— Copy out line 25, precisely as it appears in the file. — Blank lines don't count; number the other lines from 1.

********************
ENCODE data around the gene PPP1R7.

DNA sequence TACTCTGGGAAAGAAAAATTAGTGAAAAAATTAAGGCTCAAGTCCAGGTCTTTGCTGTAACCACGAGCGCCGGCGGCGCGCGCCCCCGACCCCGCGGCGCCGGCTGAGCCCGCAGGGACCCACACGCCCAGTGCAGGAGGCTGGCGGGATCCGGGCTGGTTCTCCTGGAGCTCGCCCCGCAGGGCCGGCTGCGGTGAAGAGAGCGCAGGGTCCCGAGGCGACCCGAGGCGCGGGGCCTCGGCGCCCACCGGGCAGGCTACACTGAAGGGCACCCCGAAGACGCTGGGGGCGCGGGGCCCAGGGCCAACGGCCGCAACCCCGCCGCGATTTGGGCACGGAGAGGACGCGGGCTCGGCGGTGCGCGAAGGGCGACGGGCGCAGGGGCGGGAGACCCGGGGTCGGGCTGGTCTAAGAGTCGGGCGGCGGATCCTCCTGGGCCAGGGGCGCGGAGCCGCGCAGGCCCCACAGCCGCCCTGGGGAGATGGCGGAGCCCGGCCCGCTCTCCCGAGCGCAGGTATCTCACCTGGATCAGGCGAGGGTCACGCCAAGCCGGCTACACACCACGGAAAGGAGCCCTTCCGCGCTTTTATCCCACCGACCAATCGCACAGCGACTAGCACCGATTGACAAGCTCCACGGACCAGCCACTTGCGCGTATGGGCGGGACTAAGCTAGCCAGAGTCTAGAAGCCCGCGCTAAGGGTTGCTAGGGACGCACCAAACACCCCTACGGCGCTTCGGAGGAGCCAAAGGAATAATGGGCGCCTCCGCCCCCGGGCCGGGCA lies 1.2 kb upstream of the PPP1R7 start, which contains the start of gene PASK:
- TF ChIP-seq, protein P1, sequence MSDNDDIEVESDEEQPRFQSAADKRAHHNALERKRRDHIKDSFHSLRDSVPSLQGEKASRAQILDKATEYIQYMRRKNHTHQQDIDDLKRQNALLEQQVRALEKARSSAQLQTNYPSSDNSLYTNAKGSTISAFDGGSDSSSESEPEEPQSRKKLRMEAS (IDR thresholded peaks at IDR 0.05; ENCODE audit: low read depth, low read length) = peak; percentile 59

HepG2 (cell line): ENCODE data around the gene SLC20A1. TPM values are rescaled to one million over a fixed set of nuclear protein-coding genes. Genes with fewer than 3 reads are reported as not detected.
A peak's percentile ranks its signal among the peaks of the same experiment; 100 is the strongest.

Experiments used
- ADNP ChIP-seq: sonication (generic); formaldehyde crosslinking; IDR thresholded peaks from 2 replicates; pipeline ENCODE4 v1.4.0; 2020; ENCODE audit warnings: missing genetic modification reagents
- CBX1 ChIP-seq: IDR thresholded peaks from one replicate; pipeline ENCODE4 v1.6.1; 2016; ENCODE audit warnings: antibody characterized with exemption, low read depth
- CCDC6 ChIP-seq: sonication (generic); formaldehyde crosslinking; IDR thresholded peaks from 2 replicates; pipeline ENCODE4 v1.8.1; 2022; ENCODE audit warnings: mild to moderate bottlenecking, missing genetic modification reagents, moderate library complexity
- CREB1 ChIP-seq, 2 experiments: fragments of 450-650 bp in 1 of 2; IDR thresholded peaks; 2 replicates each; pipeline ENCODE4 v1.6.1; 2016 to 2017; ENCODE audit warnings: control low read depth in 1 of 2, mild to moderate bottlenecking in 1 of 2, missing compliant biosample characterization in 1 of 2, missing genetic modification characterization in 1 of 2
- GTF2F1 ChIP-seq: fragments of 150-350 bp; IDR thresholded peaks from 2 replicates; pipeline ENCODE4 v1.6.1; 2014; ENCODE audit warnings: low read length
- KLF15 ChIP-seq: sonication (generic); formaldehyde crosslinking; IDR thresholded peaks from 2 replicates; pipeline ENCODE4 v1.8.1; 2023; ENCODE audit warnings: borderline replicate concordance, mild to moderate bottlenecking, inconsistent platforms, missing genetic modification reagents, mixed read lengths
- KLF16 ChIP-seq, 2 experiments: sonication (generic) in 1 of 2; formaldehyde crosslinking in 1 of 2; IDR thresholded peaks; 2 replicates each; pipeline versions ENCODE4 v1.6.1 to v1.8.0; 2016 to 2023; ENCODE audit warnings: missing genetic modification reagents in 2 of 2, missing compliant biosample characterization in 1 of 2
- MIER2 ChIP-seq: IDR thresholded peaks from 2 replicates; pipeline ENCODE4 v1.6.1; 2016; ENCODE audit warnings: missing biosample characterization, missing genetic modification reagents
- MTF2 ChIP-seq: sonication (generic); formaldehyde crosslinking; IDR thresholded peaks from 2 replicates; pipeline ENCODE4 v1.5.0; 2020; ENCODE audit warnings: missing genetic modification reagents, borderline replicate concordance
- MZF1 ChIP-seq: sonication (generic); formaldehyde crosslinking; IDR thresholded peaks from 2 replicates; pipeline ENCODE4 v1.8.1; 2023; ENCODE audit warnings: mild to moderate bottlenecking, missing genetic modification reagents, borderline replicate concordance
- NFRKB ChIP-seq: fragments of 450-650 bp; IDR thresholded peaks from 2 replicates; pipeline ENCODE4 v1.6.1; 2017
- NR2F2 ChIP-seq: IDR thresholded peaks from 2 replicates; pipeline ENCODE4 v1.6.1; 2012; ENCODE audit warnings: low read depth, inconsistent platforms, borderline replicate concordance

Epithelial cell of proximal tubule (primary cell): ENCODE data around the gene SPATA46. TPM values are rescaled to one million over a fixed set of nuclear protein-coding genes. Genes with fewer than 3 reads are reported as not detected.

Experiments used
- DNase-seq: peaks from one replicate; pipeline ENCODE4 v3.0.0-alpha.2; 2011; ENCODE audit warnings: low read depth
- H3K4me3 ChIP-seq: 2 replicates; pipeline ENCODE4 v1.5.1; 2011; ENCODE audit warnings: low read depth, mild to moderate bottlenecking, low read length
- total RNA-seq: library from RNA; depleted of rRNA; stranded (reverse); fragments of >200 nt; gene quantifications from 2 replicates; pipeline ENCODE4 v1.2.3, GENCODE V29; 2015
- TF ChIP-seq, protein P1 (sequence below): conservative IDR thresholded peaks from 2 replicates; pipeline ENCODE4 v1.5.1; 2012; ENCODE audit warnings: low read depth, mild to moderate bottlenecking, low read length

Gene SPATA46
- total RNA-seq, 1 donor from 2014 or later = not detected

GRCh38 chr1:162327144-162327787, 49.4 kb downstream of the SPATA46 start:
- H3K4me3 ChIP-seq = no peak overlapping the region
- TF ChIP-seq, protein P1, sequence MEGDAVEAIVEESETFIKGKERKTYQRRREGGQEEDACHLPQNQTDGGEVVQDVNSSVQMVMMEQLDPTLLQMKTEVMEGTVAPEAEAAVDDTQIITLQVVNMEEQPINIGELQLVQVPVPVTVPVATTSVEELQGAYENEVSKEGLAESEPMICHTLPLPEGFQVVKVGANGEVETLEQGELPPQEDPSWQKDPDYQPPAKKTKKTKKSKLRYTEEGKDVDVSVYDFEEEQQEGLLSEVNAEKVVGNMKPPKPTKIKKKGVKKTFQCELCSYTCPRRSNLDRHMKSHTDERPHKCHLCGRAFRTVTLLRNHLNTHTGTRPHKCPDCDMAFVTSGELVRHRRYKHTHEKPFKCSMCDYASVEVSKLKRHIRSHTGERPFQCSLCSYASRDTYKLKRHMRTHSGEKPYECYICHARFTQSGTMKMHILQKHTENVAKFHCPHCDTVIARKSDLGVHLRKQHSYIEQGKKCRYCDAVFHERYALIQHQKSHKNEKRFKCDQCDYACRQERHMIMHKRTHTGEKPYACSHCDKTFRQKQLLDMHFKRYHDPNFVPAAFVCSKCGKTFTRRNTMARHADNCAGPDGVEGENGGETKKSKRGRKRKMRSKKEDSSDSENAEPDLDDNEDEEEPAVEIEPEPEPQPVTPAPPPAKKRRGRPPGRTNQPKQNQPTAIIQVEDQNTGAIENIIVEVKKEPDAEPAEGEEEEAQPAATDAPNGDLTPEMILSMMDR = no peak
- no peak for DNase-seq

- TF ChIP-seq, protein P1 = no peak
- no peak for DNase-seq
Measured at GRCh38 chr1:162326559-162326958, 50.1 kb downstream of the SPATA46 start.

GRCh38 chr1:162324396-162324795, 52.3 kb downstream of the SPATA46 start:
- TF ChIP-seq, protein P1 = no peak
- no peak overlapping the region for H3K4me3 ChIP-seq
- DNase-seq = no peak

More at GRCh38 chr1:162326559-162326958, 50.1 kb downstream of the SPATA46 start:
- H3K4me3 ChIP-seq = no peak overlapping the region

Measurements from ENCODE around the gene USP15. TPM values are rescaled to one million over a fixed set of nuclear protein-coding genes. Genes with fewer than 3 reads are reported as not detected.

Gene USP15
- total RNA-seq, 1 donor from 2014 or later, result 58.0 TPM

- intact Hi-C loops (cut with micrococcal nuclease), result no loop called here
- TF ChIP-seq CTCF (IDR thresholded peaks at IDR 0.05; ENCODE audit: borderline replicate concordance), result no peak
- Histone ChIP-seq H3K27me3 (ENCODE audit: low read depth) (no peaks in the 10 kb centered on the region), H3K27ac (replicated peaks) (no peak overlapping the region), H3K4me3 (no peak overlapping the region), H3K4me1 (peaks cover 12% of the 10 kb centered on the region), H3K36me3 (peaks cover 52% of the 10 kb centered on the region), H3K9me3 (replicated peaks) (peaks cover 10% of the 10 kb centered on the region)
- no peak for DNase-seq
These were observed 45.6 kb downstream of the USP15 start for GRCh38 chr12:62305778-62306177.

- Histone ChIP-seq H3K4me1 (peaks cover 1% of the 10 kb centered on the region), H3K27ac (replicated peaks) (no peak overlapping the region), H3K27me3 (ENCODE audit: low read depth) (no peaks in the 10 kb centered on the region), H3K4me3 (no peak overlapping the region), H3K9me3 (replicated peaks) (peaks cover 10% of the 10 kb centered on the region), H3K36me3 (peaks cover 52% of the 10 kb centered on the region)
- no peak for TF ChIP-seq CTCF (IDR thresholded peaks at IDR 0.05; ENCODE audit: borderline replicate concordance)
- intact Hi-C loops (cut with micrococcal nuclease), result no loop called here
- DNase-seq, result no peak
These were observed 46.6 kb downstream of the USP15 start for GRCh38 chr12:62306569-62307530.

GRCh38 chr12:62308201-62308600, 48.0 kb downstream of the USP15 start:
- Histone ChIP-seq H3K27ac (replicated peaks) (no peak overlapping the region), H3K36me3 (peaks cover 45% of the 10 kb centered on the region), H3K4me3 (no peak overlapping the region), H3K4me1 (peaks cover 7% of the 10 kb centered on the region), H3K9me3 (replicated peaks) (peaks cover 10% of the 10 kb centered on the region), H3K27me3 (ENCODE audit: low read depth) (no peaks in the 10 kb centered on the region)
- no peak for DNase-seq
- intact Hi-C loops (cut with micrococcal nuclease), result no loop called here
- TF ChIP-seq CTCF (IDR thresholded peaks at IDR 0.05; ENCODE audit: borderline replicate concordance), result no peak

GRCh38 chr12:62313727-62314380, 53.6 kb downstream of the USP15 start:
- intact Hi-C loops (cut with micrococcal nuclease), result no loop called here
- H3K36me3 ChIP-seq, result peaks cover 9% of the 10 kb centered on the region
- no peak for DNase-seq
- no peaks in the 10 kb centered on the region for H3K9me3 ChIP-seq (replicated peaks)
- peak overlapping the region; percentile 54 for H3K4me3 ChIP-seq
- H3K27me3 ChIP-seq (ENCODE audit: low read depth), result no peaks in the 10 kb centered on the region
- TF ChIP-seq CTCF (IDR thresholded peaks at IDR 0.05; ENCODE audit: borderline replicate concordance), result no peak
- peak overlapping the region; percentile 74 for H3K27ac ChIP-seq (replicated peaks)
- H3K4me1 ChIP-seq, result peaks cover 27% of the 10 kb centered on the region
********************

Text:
Gene SPATA46